Judge Saundra H. Arrington

FY 2014 - 2019, Lumpkin Immigration Court

Attorney General Eric Holder appointed Judge Arrington in August 2010. Judge Arrington received a bachelor of arts degree in 1974 from the University of California at Irvine and a juris doctorate in 1994 from Southern Methodist University School of Law. From 2008 to August 2010, she served as associate counsel for the Office of the Chief Counsel, U.S. Citizenship and Immigration Services, Department of Homeland Security. From 2007 to 2008, Judge Arrington worked as a senior attorney for U.S. Immigration and Customs Enforcement (ICE) in Dallas. From 2000 to 2007, she worked as a trial attorney for ICE in Dallas. From 1994 to 2000, Judge Arrington was an assistant district attorney and state prosecutor for the Dallas County District Attorney's Office. She has taught immigration law courses at the Federal Law Enforcement Training Center in Brunswick, Ga. Judge Arrington is a member of the State Bar of Texas.

Deciding Asylum Cases

Bar chart of fy

Figure 1: Percent of Asylum Matters Denied

Detailed data on Judge Arrington decisions were examined for the period covering fiscal years 2014 through 2019. During this period, Judge Arrington is recorded as deciding 281 asylum claims on their merits. Of these, she granted 12, gave no conditional grants, and denied 269. Converted to percentage terms, Arrington denied 95.7 percent and granted (including conditional grants) 4.3 percent. Figure 1 provides a comparison of Judge Arrington's denial rate fiscal year-by-year over this recent period. (Rates for years with less than 25 decisions are not shown.)

Nationwide Comparisons

Compared to Judge Arrington's denial rate of 95.7 percent, nationally during this same period, immigration court judges denied 63.1 percent of asylum claims. In the Lumpkin Immigration Court where Judge Arrington was based, judges there denied asylum 92.4 percent of the time. See Figure 2.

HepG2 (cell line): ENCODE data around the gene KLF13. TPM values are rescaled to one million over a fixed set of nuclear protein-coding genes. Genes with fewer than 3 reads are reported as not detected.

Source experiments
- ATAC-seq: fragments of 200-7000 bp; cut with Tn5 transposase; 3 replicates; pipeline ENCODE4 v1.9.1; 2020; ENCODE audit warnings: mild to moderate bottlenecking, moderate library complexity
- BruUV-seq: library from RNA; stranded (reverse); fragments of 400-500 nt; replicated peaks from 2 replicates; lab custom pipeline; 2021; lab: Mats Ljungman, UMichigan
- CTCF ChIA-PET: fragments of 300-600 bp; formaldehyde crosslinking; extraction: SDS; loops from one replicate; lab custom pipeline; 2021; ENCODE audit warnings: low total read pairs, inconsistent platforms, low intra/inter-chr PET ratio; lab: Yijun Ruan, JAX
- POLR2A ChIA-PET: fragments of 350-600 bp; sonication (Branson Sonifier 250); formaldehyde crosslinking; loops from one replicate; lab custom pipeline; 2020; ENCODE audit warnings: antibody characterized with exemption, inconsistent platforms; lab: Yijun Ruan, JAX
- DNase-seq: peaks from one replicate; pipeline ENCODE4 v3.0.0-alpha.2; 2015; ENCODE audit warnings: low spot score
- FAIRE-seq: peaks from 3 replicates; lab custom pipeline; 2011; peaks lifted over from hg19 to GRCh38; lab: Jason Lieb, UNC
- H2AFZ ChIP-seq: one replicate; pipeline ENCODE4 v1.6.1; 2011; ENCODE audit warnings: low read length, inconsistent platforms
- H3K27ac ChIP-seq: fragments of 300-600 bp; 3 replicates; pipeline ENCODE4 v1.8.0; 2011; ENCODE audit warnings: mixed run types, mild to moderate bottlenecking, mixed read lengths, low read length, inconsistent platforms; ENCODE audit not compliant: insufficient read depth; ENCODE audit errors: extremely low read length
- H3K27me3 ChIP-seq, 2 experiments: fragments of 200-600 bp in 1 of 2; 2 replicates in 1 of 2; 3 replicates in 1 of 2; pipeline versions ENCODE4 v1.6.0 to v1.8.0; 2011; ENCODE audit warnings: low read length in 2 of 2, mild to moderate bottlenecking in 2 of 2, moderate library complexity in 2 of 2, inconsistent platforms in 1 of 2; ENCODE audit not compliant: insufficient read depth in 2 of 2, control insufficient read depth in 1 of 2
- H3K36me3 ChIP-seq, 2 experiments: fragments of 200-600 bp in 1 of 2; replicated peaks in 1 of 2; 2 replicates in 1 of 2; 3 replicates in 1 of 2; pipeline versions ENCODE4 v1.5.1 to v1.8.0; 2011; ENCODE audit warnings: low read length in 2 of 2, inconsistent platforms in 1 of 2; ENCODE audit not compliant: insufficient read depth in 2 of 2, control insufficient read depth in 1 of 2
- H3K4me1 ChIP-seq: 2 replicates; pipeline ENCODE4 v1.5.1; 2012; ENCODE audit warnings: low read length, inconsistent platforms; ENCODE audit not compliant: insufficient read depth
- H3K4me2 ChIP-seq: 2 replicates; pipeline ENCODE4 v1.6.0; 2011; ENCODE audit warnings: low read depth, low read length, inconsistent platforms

Bar chart of _NAME_

Figure 2: Comparing Denial Rates (percents)

Judge Arrington can also be ranked compared to each of the 456 individual immigration judges serving during this period who rendered at least one hundred decisions in a city's immigration court. If judges were ranked from 1 to 456 - where 1 represented the highest denial percent and 456 represented the lowest - Judge Arrington here receives a rank of 40. That is 39 judges denied asylum at higher rates, and 416 denied asylum at the same rate or less often. Ranks are tallied separately for each immigration court. Should a judge serve on more than one court during this period, separate ranks would be assigned in any court that the judge rendered at least 100 asylum decisions in.

Why Do Denial Rates Vary Among Judges?

Denial rates reflect in part the differing composition of cases assigned to different immigration judges. For example, being represented in court and the nationality of the asylum seeker appear to often impact decision outcome. Decisions also appear to reflect in part the personal perspective that the judge brings to the bench.

Pie chart of represented

Figure 3: Asylum Seeker Had Representation
Representation

If an asylum seeker is not represented by an attorney, almost all (89%) of them are denied asylum. In contrast, a significantly higher proportion of represented asylum seekers are successful. In the case of Judge Arrington, 60.9% were not represented by an attorney. See Figure 3. For the nation as a whole, about 19% of asylum seekers are not represented.

Nationality

Asylum seekers are a diverse group. Over one hundred different nationalities had at least one hundred individuals claiming asylum decided during this period. As might be expected, immigration courts located in different parts of the country tend to have proportionately larger shares from some countries than from others. And, given the required legal grounds for a successful asylum claim, asylum seekers from some nations tend to be more successful than others.

Pie chart of nationality

Figure 4: Asylum Decisions by Nationality

For Judge Arrington, the largest group of asylum seekers appearing before her came from El Salvador. Individuals from this nation made up 20.6 % of her caseload. Other nationalities in descending order of frequency appearing before Judge Arrington were: Somalia (8.9 %), Honduras (7.5%), China (7.1%), Guatemala (5.3%). See Figure 4.

In the nation as a whole during this same period, major nationalities of asylum seekers, in descending order of frequency, were El Salvador (17.3%), China (13.5%), Honduras (13.3%), Guatemala (13.0%), Mexico (12.1%), India (3.8%), Haiti (2.1%), Nepal (1.6%), Cuba (1.2%), Eritrea (1.1%), Cameroon (1.1%), Bangladesh (1.0%), Ecuador (0.9%).

TRAC Copyright
Copyright 2019, TRAC Reports, Inc.

TRAC DHS Immigration Web Site